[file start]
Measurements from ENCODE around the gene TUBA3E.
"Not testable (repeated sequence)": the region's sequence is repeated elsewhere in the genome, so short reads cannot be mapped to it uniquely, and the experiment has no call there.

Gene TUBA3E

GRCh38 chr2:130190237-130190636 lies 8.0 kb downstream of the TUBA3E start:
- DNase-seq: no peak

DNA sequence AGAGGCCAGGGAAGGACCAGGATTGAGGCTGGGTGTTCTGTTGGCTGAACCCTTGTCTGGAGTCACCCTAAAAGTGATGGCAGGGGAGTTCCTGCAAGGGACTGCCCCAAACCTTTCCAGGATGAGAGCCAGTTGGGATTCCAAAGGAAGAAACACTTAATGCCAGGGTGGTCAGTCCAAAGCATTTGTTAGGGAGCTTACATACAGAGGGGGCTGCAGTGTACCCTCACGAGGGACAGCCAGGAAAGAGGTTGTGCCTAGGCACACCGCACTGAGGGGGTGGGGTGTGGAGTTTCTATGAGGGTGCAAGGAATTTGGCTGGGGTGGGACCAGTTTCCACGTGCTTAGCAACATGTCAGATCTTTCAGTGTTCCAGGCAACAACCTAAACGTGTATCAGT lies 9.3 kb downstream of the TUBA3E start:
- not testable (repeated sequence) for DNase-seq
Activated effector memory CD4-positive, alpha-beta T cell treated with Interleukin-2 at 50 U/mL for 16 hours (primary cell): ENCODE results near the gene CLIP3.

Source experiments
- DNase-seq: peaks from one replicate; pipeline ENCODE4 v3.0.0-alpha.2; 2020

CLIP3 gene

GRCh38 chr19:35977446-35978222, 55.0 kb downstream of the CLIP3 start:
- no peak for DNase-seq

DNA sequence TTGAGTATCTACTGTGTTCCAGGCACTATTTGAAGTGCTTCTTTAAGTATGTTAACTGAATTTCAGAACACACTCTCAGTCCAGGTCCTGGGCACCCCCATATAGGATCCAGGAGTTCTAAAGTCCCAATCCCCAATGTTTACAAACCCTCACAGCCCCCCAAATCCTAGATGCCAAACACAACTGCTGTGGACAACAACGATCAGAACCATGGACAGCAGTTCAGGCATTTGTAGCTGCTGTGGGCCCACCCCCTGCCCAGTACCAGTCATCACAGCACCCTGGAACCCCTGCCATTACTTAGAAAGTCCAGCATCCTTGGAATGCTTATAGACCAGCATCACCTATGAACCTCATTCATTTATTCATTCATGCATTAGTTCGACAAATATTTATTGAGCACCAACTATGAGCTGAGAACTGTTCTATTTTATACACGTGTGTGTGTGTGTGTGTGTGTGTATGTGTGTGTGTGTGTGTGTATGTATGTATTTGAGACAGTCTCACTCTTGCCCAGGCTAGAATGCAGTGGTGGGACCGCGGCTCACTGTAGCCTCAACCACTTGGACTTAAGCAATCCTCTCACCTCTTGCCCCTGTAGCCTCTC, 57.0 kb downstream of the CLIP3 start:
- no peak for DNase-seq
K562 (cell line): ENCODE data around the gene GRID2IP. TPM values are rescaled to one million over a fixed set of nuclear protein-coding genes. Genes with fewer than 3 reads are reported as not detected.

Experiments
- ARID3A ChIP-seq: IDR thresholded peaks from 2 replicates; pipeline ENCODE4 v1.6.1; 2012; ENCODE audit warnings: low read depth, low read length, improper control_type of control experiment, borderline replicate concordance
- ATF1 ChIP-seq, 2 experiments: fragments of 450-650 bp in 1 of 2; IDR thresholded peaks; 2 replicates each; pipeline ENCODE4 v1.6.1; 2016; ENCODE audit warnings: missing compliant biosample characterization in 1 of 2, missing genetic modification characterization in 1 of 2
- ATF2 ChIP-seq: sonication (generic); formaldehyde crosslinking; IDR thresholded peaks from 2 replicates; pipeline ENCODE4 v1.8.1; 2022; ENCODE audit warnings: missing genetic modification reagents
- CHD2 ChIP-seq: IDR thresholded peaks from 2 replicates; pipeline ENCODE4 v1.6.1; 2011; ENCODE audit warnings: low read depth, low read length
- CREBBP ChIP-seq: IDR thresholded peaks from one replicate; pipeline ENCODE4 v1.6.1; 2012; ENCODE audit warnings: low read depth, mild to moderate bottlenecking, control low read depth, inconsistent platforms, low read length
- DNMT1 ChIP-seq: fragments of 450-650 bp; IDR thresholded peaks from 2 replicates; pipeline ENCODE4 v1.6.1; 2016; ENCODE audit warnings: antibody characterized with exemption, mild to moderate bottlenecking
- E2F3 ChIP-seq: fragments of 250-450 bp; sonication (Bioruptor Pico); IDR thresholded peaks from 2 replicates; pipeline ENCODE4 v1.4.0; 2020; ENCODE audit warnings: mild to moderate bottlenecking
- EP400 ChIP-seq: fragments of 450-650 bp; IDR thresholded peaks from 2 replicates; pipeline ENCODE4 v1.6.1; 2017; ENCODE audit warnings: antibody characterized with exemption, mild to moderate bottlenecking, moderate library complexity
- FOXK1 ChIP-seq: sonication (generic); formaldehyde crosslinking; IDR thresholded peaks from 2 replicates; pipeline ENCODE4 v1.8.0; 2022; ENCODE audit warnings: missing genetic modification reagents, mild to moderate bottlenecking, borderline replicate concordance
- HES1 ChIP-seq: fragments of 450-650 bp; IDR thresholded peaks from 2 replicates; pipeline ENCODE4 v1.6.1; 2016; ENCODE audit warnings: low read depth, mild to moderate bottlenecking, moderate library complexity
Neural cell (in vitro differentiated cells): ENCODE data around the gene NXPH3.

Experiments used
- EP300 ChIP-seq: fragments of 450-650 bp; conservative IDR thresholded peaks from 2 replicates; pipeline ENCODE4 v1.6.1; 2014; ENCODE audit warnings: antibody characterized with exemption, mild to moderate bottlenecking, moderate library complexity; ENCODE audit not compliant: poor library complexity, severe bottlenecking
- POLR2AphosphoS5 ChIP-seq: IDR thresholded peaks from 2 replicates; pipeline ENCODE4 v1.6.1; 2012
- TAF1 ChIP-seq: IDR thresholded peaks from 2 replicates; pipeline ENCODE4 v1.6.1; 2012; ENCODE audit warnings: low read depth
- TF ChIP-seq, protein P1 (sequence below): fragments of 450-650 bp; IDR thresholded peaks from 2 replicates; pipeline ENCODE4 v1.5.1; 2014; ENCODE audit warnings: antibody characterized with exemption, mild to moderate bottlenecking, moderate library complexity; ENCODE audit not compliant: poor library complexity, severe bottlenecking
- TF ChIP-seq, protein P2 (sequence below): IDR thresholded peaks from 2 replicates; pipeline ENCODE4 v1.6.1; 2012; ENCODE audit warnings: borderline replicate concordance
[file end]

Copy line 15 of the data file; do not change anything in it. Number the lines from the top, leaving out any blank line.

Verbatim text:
- no peak for DNase-seq